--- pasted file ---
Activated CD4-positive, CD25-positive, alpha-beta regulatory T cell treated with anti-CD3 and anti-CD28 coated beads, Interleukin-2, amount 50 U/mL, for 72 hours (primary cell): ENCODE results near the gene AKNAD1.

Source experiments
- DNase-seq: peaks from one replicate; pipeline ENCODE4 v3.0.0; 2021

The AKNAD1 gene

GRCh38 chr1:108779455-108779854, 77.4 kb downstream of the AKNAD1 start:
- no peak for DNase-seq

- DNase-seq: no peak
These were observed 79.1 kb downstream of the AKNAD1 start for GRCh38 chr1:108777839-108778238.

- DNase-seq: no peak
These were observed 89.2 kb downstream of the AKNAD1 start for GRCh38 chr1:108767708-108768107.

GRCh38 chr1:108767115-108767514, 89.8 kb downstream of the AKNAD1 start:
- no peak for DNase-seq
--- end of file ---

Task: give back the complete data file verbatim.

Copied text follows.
Activated CD4-positive, CD25-positive, alpha-beta regulatory T cell treated with anti-CD3 and anti-CD28 coated beads, Interleukin-2, amount 50 U/mL, for 72 hours (primary cell): ENCODE results near the gene AKNAD1.

Source experiments
- DNase-seq: peaks from one replicate; pipeline ENCODE4 v3.0.0; 2021

The AKNAD1 gene

GRCh38 chr1:108779455-108779854, 77.4 kb downstream of the AKNAD1 start:
- no peak for DNase-seq

- DNase-seq: no peak
These were observed 79.1 kb downstream of the AKNAD1 start for GRCh38 chr1:108777839-108778238.

- DNase-seq: no peak
These were observed 89.2 kb downstream of the AKNAD1 start for GRCh38 chr1:108767708-108768107.

GRCh38 chr1:108767115-108767514, 89.8 kb downstream of the AKNAD1 start:
- no peak for DNase-seq